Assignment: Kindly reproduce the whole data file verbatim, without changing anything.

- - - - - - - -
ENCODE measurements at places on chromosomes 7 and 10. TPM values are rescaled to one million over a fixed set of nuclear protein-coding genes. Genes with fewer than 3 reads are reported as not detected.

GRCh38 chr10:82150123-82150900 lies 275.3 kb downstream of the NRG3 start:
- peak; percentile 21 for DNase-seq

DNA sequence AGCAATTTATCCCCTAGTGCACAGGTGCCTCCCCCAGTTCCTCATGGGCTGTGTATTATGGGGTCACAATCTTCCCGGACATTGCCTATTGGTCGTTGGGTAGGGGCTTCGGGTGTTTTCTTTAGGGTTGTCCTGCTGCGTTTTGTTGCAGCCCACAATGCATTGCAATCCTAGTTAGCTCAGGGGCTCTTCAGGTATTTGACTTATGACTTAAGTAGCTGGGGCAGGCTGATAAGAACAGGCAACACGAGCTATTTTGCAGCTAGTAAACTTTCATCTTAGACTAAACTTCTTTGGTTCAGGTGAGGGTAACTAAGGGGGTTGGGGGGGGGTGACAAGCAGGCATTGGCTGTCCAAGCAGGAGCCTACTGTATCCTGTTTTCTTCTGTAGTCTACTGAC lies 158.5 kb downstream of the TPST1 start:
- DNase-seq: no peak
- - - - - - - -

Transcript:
ENCODE measurements at places on chromosomes 7 and 10. TPM values are rescaled to one million over a fixed set of nuclear protein-coding genes. Genes with fewer than 3 reads are reported as not detected.

GRCh38 chr10:82150123-82150900 lies 275.3 kb downstream of the NRG3 start:
- peak; percentile 21 for DNase-seq

DNA sequence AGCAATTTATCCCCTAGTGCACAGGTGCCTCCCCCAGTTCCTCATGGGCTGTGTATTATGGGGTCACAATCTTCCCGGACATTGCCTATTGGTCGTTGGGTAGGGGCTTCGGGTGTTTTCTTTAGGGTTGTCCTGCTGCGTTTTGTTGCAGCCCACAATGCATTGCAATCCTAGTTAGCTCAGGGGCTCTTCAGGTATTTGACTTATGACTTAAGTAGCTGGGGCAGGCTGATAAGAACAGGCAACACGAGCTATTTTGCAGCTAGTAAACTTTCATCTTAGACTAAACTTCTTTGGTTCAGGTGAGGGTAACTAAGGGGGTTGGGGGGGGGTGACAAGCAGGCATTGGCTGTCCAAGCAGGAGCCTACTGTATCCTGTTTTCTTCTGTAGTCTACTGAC lies 158.5 kb downstream of the TPST1 start:
- DNase-seq: no peak